Viejas Indian Village Eighth Annual
Bird Singers

By Roy Cook

Peon Tournament


This is perfect summer weather to look forward to meeting old friends in the cool of the evening. So often, in the past, we would look to the end of the day to rest and reflect on the accomplishments of the day and appreciate this special time to laugh a bit and step out of the kitchen or the fields to enjoy family and friends. The Viejas gathering location has shown much improvement and accomplishment over the past two or three years. It is now a fenced area to keep out the cows. The landscaping has helped tremendously in keeping down the dust. It is nice!

Many of the singers today and tonight were over to Palm Springs desert area singing again all night. Some from the Colorado River had their companions drive them over the mountain while they slept a few hours. Still they were glad to be able to socialize a bit in the daylight before they would be called upon in the arena. The circular pavilion arena is stoutly constructed but it was nice to see it traditionally roofed with willows.

Additionally it was strung with small accent lights that gave it a festive atmosphere later in the evening. Four bright floods brightly illuminated the dance competition grassy arena. In past years bonfires and hand held lights made do along with fifteen or more peon fires lit early for illumination. This day we can hear the large generator over on the side powering the amplification and lighting system and many of the vendor’s booths also had access to the power. I was complementing Marianita Sanchez on the improvements and her part in the presentation of the event. Just then she was called away to find the vendors table assigned to the Moore family from Ft. Mohave. He made good sounding and very well painted gourd rattles with traditional pottery and basket designs.

Formally, John Christman called upon Tribal elder Tom Hyde to provide the welcoming blessing and officially start the event. He then called upon Anthony Pico, Viejas Tribal Chairman for the next activity. Anthony emceed the proceedings as the Kumeyaay Queen 2004-5 Danika Cuero, from Campo, and her court: Jasmine Aloese and Silvanna Grijalva took leave of the title and the new 2005-6 Kumeyaay Queen Jasmine Aloese, from Jamul and her first attendant, Silvanna Grijalva were presented to the assembled family and friends.

Proceeding into the late afternoon, John Christman, Viejas Tribal Treasurer and Emcee for the moment, called upon one of the popular Bird singers, Wally Antone, from Parker, Arizona, on the Colorado River, to open the Bird singing. Later in the evening John was heard to tease the row of singers for singing, “Crazy songs, that will cause you to lose your wife and girlfriends!” Some time ago John taught a class on Bird songs and said, “Yuman song very often is generally labeled Bird songs. There are from 12 to 14 variations of the Yuman song style. Yuman or Bird Song singers are a vital element in the Kumeyaay custom and tradition within the local Native American social structure. Bird Singers occupy responsible roles. Traditionally, early in life, potential singers are introduced to established lead singers. During these associations young singers are evaluated to determine: commitment, capacity to learn, and qualities essential to group singing as opposed to individual performance.” We heard some favorite and intricate songs this evening.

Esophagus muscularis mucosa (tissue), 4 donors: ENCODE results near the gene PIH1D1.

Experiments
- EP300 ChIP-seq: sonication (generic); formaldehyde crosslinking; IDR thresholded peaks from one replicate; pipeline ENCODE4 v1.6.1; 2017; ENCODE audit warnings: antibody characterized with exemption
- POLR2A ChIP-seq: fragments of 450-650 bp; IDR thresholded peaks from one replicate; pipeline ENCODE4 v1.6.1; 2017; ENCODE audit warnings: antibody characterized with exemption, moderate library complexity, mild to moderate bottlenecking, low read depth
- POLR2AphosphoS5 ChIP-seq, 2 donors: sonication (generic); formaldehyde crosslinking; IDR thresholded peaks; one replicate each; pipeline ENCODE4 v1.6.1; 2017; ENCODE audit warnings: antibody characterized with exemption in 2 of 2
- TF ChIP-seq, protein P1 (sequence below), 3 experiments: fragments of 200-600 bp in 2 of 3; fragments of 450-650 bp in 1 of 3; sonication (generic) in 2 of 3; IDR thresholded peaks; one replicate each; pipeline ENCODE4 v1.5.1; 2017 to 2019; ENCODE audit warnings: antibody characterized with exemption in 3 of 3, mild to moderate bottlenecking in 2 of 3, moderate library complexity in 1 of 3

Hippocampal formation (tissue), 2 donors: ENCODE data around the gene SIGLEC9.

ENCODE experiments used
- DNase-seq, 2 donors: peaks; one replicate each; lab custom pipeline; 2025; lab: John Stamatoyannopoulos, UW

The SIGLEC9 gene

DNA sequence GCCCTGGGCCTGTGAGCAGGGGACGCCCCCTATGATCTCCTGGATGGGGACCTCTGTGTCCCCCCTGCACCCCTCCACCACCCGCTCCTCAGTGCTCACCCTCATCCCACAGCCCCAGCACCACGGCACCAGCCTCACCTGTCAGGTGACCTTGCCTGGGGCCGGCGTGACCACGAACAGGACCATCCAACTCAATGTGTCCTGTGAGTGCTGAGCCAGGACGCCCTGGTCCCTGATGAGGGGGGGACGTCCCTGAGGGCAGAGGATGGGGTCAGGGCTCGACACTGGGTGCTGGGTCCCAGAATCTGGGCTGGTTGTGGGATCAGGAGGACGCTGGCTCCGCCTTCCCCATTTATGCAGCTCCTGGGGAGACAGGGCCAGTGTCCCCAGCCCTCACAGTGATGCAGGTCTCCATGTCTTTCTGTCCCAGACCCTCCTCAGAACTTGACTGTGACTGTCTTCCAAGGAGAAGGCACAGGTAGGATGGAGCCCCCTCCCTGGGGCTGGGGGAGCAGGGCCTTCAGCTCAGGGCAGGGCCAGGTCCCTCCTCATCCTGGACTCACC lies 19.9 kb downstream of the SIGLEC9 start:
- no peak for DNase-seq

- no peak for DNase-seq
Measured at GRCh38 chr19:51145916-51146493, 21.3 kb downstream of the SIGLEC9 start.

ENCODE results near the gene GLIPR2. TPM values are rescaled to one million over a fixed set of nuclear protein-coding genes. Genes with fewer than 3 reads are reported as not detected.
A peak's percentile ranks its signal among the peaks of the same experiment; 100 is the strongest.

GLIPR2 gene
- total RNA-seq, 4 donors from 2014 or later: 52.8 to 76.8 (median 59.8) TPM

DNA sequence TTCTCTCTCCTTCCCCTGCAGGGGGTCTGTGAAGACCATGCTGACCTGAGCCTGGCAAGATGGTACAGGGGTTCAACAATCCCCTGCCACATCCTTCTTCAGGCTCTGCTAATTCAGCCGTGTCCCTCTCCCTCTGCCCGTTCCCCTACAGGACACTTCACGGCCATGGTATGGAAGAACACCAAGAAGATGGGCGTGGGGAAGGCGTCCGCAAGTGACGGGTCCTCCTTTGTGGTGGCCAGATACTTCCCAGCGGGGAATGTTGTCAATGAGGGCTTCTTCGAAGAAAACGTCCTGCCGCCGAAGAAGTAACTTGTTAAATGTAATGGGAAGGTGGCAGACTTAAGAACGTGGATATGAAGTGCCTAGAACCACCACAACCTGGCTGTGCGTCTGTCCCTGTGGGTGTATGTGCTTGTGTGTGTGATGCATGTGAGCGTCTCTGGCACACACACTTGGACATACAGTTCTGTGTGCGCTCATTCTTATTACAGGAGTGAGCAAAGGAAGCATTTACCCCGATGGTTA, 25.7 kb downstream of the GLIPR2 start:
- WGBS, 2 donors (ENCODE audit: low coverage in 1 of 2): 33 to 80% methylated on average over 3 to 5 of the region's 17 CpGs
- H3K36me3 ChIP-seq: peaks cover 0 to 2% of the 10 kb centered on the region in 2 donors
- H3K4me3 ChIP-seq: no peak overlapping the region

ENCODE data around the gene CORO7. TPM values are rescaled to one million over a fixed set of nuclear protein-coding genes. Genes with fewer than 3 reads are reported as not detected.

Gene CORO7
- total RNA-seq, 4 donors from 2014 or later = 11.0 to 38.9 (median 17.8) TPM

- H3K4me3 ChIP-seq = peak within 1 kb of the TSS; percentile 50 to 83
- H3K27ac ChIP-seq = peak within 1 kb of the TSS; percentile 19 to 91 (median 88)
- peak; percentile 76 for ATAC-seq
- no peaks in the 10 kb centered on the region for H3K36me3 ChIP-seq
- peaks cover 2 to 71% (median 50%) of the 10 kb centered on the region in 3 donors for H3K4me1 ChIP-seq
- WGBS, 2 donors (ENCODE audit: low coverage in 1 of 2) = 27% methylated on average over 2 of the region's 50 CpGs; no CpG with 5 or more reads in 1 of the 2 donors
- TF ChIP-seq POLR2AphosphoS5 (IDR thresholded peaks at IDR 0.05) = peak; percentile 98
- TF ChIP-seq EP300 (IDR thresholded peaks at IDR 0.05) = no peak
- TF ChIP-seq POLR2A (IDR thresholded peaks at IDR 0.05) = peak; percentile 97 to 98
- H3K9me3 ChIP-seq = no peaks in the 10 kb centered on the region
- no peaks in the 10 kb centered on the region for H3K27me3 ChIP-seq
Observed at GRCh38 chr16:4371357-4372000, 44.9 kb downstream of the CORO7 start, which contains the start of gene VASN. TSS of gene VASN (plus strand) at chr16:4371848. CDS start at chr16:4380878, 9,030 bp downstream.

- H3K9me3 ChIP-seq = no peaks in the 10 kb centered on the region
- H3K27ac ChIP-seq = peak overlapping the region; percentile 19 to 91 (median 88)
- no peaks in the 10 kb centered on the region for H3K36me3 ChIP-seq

There were some lovely and very serious young girls that formed a row of dancers for the singing. Age group categories of lovely Lady dancers and alternating Northern and Southern Bird singing styles allowed the selected judges to determine who was dancing to the song and who was maintaining the style most identifiable to their area or Tribal Band.

Along about seven in the evening John Christman announced to everyone that not only is it time to eat but the Viejas Band would also be providing a ‘midnight meal’ for all attending this event. Appetites were sharpened for the catered generous feast. Seating was provided ‘al fresco’ around tablecloth covered round tables. It was mighty good company, generous selections and very tasty.

More singers kept arriving along with Peon teams and their captains. Ral Christman was organizing the teams and every so often John would announce that Ral was still signing up the women and men teams for the night and morning matches. The Bird singing and dance competition was completed along about 10:30 in the evening and attention shifted to the peon playing area and bonfires and which teams would be matched up

"Peon" is a highly competitive game of complex strategy, skill and calculation. Peon songs are sung in the evening into the early hours of the morning. Often youth groups’ form into teams and start early in the evening and the adult trams competing organize and warm up well after midnight.
It is played with eight players - four on each side, with an additional man or woman to act as umpire (Koymi). The two sides are usually made up of male or female players from different tribes or bands. The object of the game is for one side to win all the tally sticks.

Much betting accompanies the game among both the men and the women. The game may be won in a short time, or it may - as frequently happens - prolonging itself through an entire night, until the early morning.

This night the stars in the sky were again clear and bright. Even though I have tried to count them many evenings back home in Arizona, especially sleeping outside in the summer, it would be foolish to try to wonder how many peon games these stars have gazed upon in this Tipai land. Mehan, Aho, thank you.